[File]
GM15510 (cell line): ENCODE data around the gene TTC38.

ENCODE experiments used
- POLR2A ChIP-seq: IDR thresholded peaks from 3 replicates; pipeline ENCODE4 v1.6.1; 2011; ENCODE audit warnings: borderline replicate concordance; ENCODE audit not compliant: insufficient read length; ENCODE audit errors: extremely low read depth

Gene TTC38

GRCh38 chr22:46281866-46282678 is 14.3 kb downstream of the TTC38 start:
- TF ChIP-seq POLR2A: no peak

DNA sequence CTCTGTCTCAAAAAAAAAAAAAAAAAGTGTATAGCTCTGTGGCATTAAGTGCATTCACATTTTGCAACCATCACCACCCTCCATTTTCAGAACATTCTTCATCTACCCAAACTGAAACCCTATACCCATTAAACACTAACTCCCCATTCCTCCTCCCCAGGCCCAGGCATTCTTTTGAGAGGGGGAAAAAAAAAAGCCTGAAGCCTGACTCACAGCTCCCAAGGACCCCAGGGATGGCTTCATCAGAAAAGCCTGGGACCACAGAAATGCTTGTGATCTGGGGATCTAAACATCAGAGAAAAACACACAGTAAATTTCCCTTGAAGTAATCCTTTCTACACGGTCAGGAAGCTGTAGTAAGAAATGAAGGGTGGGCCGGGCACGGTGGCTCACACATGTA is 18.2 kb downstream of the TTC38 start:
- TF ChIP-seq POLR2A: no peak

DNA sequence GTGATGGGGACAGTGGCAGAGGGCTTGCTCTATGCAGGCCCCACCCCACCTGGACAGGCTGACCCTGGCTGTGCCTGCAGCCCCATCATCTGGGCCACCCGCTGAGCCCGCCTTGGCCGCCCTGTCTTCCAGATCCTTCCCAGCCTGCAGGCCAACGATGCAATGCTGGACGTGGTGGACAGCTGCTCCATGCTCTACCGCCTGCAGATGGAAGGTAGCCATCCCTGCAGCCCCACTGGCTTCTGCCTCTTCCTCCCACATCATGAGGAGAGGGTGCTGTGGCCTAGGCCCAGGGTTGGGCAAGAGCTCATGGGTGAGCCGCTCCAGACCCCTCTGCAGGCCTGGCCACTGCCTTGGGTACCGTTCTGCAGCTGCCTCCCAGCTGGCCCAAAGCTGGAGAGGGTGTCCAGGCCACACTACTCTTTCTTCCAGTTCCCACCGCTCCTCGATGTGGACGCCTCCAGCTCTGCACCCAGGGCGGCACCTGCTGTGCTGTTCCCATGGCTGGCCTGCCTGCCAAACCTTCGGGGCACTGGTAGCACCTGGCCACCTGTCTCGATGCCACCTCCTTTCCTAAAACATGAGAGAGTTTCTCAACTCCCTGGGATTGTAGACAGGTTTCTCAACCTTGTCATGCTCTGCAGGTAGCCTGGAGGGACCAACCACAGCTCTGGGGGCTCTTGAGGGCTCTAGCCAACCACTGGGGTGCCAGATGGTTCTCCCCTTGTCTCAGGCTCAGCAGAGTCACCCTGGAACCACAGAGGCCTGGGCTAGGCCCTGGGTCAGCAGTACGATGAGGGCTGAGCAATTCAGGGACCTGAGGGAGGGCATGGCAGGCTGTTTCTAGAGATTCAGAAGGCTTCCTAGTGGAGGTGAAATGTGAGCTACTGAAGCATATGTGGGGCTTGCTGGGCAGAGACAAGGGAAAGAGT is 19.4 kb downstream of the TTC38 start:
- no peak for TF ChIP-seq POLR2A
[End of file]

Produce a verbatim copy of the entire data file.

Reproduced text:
GM15510 (cell line): ENCODE data around the gene TTC38.

ENCODE experiments used
- POLR2A ChIP-seq: IDR thresholded peaks from 3 replicates; pipeline ENCODE4 v1.6.1; 2011; ENCODE audit warnings: borderline replicate concordance; ENCODE audit not compliant: insufficient read length; ENCODE audit errors: extremely low read depth

Gene TTC38

GRCh38 chr22:46281866-46282678 is 14.3 kb downstream of the TTC38 start:
- TF ChIP-seq POLR2A: no peak

DNA sequence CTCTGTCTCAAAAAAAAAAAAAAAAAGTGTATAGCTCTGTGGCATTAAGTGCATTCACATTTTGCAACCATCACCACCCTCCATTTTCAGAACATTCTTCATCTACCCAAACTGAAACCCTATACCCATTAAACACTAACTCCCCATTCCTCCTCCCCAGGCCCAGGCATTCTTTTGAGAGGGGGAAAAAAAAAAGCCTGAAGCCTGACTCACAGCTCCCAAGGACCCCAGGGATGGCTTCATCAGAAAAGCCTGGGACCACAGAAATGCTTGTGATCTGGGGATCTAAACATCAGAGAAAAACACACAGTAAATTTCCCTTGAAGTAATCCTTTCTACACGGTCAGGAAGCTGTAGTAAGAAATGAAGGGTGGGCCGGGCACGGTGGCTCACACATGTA is 18.2 kb downstream of the TTC38 start:
- TF ChIP-seq POLR2A: no peak

DNA sequence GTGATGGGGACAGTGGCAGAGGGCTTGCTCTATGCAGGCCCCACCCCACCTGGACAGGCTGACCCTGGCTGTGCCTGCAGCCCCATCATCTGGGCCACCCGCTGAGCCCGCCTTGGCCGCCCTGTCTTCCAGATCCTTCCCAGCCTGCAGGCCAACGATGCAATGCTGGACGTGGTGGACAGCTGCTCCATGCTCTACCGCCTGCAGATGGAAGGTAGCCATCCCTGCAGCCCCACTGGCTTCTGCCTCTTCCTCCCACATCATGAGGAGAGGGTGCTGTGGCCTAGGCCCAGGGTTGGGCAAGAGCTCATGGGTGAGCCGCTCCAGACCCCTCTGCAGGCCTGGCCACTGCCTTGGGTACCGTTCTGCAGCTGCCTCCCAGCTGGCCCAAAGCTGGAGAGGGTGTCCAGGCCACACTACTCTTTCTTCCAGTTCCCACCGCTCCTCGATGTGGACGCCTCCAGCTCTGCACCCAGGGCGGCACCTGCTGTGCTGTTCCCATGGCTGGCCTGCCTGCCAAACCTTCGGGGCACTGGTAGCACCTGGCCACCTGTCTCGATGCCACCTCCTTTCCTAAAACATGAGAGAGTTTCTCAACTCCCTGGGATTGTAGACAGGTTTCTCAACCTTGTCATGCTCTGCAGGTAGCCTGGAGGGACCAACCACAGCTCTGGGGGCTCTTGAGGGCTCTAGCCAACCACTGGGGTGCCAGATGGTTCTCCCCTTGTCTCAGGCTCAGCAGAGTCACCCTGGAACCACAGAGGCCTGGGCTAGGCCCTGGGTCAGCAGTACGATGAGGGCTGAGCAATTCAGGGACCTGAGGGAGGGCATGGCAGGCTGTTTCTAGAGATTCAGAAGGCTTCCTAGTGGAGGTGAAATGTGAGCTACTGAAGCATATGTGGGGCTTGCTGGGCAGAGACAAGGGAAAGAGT is 19.4 kb downstream of the TTC38 start:
- no peak for TF ChIP-seq POLR2A